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Never Let Me Go

Key Facts

Main ideas Key Facts

full title · Never Let Me Go

author ·  Kazuo Ishiguro

type of work ·  Novel

genre ·  dystopia; science fiction; coming-of-age story

language ·  English

time and place written ·  England, between 1990 and the early 2000s

date of first publication ·  2005

publisher ·  Knopf (New York), Faber and Faber (London)

narrator ·  Kathy H.

point of view ·  The narrator (Kathy) speaks in the first person, so the reader only sees her point of view. Kathy describes her memories of characters and events subjectively, offering her own thoughts and reflections. She frequently makes assumptions about the thoughts and motivations of others.

tone ·  Reflective, nostalgic, somber

tense ·  Kathy speaks in the present tense, but switches to past tense when sharing memories of the past.

setting (time) ·  Late 1990s, although Kathy’s memories reach as far back as the early 1970s.

setting (place) ·  Various locations in England, including the (fictional) Hailsham school, the (also fictional) Cottages, and the towns of Norfolk, Dover, and Kingsfield.

protagonist ·  Kathy H.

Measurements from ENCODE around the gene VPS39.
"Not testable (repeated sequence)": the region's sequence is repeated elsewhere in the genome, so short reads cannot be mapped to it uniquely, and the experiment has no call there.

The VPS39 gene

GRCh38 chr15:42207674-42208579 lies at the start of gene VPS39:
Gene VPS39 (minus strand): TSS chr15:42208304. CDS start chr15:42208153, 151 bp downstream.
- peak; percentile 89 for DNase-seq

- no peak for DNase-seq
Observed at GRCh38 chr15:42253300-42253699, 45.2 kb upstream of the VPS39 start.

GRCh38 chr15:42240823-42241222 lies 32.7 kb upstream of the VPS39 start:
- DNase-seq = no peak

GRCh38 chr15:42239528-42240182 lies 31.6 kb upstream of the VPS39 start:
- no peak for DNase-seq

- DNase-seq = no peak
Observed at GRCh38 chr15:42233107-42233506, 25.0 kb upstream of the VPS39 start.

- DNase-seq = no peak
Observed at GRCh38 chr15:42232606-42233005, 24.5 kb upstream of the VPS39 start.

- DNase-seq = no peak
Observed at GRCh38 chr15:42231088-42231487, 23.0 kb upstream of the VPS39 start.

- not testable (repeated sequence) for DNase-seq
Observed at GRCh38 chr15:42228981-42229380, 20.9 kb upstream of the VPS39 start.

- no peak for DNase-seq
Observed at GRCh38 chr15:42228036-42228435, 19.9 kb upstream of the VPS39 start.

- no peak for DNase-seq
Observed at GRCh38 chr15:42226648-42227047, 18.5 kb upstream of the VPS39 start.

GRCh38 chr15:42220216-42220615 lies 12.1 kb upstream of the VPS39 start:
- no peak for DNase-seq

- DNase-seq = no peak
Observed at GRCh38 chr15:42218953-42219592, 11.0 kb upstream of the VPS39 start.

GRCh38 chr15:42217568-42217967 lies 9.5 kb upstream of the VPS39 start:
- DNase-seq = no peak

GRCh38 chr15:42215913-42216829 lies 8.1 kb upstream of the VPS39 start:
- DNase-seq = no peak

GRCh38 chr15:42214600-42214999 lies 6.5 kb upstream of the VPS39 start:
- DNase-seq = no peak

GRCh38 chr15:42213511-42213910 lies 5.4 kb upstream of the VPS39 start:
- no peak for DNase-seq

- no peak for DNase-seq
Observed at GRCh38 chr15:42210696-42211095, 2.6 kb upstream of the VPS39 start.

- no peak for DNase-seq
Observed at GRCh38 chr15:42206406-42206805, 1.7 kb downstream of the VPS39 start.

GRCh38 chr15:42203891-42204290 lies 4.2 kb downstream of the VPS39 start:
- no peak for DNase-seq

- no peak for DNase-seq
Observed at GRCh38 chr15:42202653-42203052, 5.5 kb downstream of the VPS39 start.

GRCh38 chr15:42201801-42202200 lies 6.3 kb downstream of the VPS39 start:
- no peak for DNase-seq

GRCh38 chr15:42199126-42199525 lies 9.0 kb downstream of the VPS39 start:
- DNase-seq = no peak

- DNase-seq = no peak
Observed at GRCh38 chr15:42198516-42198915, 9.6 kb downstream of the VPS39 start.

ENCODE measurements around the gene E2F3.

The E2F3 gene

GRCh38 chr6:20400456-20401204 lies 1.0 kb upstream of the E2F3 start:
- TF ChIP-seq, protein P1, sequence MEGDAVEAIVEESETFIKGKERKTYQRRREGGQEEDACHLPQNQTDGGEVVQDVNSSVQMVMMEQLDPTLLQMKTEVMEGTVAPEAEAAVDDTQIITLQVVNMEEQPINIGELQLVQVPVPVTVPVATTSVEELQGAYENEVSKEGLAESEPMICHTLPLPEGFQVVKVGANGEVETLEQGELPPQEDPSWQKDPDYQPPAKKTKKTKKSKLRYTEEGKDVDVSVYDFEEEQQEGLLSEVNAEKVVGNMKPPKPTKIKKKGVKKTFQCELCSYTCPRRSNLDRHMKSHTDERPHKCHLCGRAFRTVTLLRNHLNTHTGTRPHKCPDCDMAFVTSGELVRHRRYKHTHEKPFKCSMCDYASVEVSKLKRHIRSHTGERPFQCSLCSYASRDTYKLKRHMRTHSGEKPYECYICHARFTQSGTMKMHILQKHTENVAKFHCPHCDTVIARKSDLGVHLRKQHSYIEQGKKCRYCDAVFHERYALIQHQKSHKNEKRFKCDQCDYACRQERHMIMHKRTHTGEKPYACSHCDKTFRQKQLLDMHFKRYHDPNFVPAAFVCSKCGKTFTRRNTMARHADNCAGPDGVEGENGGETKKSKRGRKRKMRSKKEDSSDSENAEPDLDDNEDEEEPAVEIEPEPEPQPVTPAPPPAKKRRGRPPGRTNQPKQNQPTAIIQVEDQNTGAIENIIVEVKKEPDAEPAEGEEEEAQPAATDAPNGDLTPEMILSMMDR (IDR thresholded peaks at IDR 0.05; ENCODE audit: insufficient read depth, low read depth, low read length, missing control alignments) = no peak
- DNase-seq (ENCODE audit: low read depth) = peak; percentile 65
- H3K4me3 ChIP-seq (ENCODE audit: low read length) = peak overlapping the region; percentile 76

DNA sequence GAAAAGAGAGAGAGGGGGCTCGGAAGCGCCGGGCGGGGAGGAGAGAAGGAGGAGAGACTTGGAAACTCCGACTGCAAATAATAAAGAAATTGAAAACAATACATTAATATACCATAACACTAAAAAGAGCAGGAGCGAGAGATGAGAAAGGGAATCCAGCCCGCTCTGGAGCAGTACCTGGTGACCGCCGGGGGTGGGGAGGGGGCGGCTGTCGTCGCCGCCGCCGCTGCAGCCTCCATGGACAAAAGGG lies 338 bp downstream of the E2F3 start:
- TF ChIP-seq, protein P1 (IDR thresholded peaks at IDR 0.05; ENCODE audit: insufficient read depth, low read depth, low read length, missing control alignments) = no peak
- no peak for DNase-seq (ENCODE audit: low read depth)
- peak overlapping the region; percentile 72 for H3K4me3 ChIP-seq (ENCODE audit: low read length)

major conflict ·  Kathy wrestles with the loss of her childhood friends Ruth and Tommy by turning to her memories the past, recalling her complex relationship with each one and with the Hailsham school where they grew up together.

rising action ·  Kathy recalls growing up with Ruth and Tommy at Hailsham, where ambiguous references to their future as “donors” punctuate their idyllic childhood. As they become young adults, they hope in different ways for the possibility of changing or deferring this future.

climax ·  Kathy and Tommy visit Madame’s house, where Miss Emily cuts off their last hope for more time together when she reveals that deferrals on donations do not exist.

falling action ·  Kathy spends a last few weeks with Tommy before he completes on his fourth donation, leaving her with her memories as she waits to become a donor herself.

themes ·  The relentless passage of time and the inevitability of loss; the power of memory; the dignity of human life

motifs ·  Copies, pretending and fantasy, lost and found

symbols ·  The open-plan office, the song “Never Let Me Go,” the boat

foreshadowing ·  The woods beyond Hailsham foreshadow the grim future awaiting the students when they leave; Tommy’s childhood tantrums foreshadow the grief that he and Kathy share in the aftermath of their visit to Madame; the loss of Kathy’s tape foreshadows the many losses that she will later experience as an adult